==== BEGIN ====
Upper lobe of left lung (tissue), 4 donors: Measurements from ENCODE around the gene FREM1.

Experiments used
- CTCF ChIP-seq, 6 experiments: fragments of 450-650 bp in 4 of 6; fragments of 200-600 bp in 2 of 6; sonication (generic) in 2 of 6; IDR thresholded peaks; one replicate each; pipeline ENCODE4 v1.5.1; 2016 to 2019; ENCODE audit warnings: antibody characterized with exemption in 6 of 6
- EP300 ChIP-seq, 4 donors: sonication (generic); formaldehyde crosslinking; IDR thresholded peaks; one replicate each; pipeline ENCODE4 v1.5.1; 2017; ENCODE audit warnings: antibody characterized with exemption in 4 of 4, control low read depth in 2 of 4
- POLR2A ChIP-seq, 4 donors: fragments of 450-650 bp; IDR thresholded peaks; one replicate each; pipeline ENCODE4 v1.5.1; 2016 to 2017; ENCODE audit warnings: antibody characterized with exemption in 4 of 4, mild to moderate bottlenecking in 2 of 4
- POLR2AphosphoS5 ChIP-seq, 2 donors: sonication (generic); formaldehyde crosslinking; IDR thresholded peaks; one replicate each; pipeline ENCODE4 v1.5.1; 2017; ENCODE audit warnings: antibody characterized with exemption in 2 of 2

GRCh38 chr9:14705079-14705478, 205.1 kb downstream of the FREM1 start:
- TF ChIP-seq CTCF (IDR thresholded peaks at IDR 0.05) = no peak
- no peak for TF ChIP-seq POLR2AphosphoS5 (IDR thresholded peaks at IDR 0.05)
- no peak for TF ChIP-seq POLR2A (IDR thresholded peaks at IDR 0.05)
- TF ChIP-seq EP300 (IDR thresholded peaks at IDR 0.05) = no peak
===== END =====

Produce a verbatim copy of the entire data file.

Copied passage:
Upper lobe of left lung (tissue), 4 donors: Measurements from ENCODE around the gene FREM1.

Experiments used
- CTCF ChIP-seq, 6 experiments: fragments of 450-650 bp in 4 of 6; fragments of 200-600 bp in 2 of 6; sonication (generic) in 2 of 6; IDR thresholded peaks; one replicate each; pipeline ENCODE4 v1.5.1; 2016 to 2019; ENCODE audit warnings: antibody characterized with exemption in 6 of 6
- EP300 ChIP-seq, 4 donors: sonication (generic); formaldehyde crosslinking; IDR thresholded peaks; one replicate each; pipeline ENCODE4 v1.5.1; 2017; ENCODE audit warnings: antibody characterized with exemption in 4 of 4, control low read depth in 2 of 4
- POLR2A ChIP-seq, 4 donors: fragments of 450-650 bp; IDR thresholded peaks; one replicate each; pipeline ENCODE4 v1.5.1; 2016 to 2017; ENCODE audit warnings: antibody characterized with exemption in 4 of 4, mild to moderate bottlenecking in 2 of 4
- POLR2AphosphoS5 ChIP-seq, 2 donors: sonication (generic); formaldehyde crosslinking; IDR thresholded peaks; one replicate each; pipeline ENCODE4 v1.5.1; 2017; ENCODE audit warnings: antibody characterized with exemption in 2 of 2

GRCh38 chr9:14705079-14705478, 205.1 kb downstream of the FREM1 start:
- TF ChIP-seq CTCF (IDR thresholded peaks at IDR 0.05) = no peak
- no peak for TF ChIP-seq POLR2AphosphoS5 (IDR thresholded peaks at IDR 0.05)
- no peak for TF ChIP-seq POLR2A (IDR thresholded peaks at IDR 0.05)
- TF ChIP-seq EP300 (IDR thresholded peaks at IDR 0.05) = no peak